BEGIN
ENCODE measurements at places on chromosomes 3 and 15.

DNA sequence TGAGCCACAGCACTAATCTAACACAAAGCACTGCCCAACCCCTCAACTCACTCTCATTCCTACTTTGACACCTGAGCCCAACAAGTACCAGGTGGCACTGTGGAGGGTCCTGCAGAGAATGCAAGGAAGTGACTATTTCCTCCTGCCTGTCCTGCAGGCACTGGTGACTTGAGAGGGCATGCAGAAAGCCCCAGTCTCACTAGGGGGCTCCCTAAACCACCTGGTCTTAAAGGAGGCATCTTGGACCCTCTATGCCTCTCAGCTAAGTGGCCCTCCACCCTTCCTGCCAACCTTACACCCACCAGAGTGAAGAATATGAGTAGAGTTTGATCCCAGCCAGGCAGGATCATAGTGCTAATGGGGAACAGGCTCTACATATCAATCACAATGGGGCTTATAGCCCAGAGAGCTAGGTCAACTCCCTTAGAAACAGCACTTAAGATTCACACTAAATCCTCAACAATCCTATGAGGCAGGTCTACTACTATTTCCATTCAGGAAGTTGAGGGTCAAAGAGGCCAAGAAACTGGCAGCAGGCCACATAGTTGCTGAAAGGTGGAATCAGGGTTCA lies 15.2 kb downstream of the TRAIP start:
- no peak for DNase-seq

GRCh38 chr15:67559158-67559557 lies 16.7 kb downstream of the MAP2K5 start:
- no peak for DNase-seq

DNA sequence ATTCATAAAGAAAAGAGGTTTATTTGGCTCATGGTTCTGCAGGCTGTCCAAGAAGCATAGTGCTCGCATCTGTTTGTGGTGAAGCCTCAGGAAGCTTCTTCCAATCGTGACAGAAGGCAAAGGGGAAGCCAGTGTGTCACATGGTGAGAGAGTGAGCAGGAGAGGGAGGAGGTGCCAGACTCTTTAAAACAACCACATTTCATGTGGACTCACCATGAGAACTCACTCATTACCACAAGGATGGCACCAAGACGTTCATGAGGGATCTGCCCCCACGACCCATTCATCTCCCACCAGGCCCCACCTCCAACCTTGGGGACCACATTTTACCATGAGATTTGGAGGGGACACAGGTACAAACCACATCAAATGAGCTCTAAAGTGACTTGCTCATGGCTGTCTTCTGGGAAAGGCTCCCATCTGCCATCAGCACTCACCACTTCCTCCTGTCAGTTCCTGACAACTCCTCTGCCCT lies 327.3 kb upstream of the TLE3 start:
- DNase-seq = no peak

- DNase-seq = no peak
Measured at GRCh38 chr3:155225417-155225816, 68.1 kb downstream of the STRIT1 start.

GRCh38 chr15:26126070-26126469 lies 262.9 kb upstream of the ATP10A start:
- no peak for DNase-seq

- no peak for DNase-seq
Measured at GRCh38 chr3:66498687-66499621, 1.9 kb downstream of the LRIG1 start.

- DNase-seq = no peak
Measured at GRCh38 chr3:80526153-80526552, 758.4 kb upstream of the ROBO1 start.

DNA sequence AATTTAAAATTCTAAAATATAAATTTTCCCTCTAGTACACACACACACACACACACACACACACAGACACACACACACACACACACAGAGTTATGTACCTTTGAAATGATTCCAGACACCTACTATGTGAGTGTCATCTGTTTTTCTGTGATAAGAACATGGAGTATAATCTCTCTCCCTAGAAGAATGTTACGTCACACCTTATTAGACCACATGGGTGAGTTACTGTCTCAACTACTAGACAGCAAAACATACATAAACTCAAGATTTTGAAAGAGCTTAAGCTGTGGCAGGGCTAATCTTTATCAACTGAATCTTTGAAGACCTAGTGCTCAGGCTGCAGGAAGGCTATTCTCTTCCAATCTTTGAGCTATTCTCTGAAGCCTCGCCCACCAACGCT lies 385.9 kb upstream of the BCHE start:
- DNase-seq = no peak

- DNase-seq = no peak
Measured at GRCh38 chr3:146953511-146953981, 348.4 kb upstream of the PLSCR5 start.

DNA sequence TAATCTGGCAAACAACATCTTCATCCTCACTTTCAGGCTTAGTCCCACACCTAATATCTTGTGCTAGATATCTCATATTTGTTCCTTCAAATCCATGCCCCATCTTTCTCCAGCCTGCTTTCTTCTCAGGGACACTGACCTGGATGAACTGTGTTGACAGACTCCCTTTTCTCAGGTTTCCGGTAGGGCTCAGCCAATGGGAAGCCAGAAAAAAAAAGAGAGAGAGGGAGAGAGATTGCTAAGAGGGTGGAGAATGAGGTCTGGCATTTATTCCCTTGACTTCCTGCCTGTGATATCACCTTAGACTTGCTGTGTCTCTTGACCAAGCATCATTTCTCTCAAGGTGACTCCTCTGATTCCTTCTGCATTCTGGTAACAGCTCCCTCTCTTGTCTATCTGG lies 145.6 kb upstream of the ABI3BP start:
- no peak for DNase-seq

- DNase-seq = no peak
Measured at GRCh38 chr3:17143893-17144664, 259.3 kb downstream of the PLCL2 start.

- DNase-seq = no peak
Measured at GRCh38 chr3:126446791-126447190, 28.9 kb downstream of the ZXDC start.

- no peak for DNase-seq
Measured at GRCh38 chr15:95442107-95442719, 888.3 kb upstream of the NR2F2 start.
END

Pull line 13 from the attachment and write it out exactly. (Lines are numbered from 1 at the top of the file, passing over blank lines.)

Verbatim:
Measured at GRCh38 chr3:66498687-66499621, 1.9 kb downstream of the LRIG1 start.